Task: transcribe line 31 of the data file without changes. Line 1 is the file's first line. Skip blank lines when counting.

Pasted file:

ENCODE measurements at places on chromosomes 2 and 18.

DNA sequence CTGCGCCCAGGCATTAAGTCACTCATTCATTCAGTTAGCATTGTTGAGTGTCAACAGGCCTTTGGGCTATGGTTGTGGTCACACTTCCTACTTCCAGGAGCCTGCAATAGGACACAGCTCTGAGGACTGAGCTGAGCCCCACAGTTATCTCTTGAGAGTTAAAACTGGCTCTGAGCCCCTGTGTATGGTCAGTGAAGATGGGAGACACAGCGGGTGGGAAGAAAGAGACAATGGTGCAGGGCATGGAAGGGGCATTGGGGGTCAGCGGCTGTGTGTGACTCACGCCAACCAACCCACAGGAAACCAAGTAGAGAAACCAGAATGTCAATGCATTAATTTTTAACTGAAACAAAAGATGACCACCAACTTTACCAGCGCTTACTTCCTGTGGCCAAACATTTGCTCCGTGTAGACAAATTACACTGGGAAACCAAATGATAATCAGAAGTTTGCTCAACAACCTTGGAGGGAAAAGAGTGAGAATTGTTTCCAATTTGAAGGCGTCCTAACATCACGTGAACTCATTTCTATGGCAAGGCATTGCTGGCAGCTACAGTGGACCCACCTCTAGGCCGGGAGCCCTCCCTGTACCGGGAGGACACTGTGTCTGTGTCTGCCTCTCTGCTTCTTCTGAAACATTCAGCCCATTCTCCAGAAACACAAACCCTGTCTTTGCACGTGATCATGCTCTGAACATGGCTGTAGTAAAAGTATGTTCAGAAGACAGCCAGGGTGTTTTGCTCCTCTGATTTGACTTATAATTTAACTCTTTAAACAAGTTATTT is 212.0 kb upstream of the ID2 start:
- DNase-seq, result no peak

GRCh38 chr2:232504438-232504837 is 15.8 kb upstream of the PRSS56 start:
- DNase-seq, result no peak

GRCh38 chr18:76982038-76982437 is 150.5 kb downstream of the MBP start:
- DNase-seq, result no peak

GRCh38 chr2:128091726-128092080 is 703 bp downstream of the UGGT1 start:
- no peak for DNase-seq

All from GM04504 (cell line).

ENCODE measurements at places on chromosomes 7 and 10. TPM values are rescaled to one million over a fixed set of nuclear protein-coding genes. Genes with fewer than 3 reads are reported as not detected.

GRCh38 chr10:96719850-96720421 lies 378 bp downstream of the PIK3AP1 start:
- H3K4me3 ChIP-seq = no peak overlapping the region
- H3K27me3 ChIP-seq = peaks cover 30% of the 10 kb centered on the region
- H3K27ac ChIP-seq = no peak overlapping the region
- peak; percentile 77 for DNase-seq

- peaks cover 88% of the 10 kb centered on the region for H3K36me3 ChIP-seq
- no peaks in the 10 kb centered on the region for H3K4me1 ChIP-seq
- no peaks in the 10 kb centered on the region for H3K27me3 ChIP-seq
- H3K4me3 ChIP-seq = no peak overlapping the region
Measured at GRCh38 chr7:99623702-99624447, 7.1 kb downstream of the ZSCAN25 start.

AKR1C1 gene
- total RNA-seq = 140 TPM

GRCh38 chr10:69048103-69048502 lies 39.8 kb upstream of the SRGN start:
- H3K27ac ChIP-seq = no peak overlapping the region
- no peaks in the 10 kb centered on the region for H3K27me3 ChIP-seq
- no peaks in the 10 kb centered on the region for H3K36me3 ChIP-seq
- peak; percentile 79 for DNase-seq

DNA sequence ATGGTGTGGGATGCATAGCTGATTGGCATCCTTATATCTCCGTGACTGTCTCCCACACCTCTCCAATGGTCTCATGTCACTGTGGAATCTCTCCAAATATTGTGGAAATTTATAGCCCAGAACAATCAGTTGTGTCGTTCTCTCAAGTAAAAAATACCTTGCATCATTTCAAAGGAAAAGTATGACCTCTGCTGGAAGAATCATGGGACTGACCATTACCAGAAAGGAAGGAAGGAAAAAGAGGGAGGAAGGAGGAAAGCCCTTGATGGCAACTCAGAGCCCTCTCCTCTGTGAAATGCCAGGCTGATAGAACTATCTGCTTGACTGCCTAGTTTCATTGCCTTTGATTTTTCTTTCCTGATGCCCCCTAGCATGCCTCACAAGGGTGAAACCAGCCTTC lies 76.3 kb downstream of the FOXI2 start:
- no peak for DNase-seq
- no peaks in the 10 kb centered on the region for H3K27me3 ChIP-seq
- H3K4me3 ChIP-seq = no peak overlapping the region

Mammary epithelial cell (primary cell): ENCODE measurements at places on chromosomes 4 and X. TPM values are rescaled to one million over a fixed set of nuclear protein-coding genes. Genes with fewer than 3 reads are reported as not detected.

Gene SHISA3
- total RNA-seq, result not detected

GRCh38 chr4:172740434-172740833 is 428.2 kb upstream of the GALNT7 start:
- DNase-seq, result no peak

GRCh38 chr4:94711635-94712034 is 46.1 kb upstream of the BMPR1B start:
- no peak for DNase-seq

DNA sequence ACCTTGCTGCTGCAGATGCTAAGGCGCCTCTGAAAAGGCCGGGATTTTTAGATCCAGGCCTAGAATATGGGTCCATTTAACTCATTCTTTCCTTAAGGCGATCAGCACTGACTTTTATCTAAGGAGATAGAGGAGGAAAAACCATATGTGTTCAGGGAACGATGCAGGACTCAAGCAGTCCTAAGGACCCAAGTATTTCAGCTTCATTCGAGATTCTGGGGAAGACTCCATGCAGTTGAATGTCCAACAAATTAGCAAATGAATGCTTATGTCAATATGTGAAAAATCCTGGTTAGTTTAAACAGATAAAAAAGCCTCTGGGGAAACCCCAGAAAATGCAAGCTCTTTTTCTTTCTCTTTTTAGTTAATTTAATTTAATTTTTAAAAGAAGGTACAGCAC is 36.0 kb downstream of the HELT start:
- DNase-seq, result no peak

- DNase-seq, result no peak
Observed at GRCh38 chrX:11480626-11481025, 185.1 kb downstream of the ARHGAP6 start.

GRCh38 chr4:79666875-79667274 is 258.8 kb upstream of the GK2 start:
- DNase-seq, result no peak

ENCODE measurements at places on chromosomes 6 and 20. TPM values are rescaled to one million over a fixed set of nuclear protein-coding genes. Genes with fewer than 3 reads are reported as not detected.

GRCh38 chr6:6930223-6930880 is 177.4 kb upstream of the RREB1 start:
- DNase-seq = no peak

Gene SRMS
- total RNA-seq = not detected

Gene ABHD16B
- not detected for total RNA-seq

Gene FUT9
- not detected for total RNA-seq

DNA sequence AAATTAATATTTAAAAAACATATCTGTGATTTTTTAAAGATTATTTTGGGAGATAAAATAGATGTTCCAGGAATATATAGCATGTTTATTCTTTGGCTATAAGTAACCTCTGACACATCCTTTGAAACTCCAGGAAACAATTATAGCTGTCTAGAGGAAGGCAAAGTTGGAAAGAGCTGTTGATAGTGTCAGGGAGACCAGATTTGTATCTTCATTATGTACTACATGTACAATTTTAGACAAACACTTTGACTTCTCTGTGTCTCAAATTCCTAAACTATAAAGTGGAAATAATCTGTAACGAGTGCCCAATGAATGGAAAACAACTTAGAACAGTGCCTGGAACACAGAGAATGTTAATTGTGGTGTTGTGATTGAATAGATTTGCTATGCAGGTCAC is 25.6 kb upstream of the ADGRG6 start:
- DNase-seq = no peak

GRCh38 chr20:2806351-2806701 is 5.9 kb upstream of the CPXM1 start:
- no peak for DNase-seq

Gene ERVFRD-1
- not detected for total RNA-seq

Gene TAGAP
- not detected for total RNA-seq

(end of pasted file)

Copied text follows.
- no peaks in the 10 kb centered on the region for H3K27me3 ChIP-seq